Wow. In the comment thread on Naked Capitalism, regarding my final New Deal 2.0 “Founding Finance” post, the commenter Peripheral Visionary offers the best-informed, most gracefully and concisely written summary I’ve ever seen of the classic interpretation of the American founding from which my work is precisely intended to dissent. This is so commonly believed, so perfectly put, and so utterly the reverse of what I’ve come to think that I quote it at length:
An interesting assessment, and I generally agree that the Founders’ views were quite complex and varied, and not easily summarized.
It needs to be pointed out, however, that social democracy ultimately had its roots, not in the American revolutionary state, but in the French revolutionary state. That explains its particular emphasis on class, and its focus on the division between capital and labor; both were key features of Western Europe, but not as prevalent features of the American state, which was dominated by independent farmers and craftsmen (hence, with capital in many if not most instances being owned by labor, and therefore with only vaguely-defined class distinctions, the South being the major exception).
In the founding American state, the route to relief of poverty was not through the state (and it is difficult to believe such a thing would even have been considered), but rather through the frontier. The frontier served as an enabler of the otherwise disempowered, who by way of the homestead acts could secure property, independence, and the means of supporting themselves (all at the expense of Native Americans, of course–but then, redistribution programs are zero-sum and therefore always come at a cost to someone else). That “outlet” consistently relieved pressure on the impoverished areas of the East and the South, which would go a long way toward explaining why socialism gained little traction in the 19th Century. Only in the 20th Century, with the last of the frontier exhausted, could socialist tendencies, in the form of social progressivism, gain traction. When Steinbeck’s Joad family goes west in the California of the 1930′s, they find an oppressive class state; had they gone west just fifty years earlier, they would have found open land and opportunity.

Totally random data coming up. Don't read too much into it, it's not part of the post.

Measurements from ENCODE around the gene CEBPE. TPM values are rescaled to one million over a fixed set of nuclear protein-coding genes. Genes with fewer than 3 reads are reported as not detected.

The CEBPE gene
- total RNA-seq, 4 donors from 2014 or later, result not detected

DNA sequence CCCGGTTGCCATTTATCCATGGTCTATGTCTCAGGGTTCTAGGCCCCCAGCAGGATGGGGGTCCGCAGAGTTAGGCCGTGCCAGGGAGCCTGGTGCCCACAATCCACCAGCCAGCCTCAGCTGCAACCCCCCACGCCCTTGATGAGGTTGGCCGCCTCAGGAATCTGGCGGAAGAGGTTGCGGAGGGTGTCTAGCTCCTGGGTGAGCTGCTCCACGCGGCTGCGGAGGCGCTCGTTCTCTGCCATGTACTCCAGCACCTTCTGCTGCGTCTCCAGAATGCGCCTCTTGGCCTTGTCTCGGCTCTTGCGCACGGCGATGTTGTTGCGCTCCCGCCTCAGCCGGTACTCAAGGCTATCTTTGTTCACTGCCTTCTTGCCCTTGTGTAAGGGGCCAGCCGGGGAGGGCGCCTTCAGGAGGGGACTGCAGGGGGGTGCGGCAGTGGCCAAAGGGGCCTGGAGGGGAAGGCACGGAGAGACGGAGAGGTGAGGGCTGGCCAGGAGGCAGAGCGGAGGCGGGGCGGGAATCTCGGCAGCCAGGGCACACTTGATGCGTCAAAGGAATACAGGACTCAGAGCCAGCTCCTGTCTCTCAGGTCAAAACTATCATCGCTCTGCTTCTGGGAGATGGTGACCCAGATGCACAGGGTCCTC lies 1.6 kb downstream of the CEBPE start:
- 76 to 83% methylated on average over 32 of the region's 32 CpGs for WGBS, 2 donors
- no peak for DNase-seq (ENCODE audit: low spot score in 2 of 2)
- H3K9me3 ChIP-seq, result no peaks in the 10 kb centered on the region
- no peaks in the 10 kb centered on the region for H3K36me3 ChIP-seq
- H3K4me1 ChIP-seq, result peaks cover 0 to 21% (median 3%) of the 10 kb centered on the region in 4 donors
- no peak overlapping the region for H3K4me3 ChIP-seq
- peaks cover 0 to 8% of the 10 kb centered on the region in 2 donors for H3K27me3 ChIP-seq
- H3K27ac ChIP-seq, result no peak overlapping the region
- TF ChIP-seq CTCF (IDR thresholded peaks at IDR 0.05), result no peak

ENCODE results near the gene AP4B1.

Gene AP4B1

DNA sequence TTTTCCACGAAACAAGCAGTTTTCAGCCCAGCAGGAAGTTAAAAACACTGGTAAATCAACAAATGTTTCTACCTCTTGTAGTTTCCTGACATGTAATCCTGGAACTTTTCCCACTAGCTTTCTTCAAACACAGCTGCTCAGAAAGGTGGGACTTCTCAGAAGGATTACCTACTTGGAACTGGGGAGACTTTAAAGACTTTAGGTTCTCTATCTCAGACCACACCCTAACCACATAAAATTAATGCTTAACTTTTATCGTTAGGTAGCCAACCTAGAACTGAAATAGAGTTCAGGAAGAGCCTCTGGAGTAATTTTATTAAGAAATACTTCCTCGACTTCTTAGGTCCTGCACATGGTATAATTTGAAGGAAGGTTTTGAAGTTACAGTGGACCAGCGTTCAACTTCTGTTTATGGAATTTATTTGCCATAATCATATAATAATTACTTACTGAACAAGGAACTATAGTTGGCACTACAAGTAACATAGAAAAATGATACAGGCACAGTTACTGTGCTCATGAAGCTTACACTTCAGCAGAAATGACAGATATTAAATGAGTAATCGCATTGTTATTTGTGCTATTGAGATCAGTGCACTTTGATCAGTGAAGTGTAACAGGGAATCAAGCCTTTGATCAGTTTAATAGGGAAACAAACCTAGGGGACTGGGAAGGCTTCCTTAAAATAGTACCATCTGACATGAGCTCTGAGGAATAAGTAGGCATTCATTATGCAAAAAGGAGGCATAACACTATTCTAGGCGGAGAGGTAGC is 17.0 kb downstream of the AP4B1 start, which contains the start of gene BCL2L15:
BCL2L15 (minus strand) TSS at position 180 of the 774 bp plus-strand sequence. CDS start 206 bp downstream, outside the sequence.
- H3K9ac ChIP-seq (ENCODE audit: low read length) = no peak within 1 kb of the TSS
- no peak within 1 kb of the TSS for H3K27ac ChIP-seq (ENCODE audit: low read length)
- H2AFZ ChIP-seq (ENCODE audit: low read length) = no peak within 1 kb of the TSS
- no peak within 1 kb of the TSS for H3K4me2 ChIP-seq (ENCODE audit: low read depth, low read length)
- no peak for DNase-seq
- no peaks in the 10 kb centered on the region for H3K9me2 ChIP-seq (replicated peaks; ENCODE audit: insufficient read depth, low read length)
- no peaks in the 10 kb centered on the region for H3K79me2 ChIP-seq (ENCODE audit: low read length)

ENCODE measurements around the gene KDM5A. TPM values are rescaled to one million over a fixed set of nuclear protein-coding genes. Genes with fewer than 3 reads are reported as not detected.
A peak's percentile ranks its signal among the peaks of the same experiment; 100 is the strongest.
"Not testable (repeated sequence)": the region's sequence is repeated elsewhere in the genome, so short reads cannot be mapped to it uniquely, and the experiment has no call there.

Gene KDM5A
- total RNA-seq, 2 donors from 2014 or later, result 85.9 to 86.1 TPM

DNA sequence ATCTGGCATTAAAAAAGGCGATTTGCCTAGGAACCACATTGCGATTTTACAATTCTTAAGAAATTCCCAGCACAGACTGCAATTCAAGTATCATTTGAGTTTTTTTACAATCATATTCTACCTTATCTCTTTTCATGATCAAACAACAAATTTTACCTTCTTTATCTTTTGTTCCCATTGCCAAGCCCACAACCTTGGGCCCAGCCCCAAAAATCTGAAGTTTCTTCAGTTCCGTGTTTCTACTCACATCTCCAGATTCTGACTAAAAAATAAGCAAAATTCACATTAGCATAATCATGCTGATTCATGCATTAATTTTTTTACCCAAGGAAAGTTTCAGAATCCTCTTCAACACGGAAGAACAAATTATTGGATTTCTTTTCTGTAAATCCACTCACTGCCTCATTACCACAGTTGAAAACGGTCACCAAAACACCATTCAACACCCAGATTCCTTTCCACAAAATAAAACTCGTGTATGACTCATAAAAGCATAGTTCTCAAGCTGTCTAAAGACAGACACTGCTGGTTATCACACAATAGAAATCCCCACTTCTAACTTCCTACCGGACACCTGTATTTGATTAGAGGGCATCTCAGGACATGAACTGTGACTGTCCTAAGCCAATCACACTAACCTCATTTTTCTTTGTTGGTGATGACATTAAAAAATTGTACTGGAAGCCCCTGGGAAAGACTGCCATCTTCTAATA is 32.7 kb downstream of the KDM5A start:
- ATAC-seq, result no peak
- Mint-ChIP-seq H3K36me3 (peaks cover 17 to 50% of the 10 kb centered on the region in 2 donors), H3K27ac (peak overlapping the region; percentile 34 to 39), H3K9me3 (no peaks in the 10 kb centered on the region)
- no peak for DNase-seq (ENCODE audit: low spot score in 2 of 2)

That’s the reading that I think a realistic look at finance in the founding period turns upside down.
For example: No, social democracy does not have ultimate roots in the French revolutionary state. For better and for worse, the French revolutionary state had roots in the Pennsylvania revolutionary state. Continue reading